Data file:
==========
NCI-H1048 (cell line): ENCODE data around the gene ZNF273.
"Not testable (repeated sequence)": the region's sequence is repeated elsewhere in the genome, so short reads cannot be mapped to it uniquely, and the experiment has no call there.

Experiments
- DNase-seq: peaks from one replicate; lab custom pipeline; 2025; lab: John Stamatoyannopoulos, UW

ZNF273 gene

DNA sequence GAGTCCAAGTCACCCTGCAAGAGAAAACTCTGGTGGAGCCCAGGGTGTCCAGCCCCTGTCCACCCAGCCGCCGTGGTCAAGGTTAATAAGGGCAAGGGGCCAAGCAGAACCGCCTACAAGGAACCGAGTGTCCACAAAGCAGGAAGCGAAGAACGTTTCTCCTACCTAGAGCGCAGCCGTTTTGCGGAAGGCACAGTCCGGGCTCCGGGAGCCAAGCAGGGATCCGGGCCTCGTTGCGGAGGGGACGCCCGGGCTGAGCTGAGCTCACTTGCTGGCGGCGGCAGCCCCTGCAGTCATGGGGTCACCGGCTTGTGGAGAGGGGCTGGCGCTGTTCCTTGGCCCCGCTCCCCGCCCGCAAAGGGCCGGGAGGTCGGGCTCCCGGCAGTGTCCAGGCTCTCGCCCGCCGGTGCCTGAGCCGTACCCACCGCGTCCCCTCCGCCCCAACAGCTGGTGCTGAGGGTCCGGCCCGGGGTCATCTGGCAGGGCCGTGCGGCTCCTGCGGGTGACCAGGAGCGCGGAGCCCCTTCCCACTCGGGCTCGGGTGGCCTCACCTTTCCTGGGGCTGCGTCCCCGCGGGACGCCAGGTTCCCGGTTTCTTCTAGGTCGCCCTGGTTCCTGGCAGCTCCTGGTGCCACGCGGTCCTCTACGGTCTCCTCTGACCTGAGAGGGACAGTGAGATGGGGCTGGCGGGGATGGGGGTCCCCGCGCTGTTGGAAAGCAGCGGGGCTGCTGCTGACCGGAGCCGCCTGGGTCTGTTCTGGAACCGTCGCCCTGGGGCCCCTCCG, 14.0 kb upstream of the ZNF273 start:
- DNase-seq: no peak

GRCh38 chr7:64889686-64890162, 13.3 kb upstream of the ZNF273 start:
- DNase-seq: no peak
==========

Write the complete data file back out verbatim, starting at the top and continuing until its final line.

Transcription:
NCI-H1048 (cell line): ENCODE data around the gene ZNF273.
"Not testable (repeated sequence)": the region's sequence is repeated elsewhere in the genome, so short reads cannot be mapped to it uniquely, and the experiment has no call there.

Experiments
- DNase-seq: peaks from one replicate; lab custom pipeline; 2025; lab: John Stamatoyannopoulos, UW

ZNF273 gene

DNA sequence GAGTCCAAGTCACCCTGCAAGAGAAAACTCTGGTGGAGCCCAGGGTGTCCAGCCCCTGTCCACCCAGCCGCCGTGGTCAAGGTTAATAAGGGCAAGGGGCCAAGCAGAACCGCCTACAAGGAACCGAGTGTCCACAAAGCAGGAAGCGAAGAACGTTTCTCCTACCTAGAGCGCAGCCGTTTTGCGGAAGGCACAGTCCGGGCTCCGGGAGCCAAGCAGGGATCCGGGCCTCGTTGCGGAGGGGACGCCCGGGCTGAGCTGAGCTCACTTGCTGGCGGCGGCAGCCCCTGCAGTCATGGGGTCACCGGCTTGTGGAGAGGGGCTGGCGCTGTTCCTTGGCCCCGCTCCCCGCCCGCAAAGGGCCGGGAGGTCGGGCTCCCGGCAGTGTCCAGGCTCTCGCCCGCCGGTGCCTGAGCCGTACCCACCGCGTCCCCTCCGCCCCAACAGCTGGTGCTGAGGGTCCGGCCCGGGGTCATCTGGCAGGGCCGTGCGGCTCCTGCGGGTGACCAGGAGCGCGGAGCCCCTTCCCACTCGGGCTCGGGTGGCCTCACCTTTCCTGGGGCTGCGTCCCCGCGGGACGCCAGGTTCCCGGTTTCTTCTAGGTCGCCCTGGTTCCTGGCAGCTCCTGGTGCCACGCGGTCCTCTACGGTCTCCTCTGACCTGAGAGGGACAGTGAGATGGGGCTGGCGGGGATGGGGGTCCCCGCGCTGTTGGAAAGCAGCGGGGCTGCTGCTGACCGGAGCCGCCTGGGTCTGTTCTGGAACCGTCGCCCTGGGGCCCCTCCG, 14.0 kb upstream of the ZNF273 start:
- DNase-seq: no peak

GRCh38 chr7:64889686-64890162, 13.3 kb upstream of the ZNF273 start:
- DNase-seq: no peak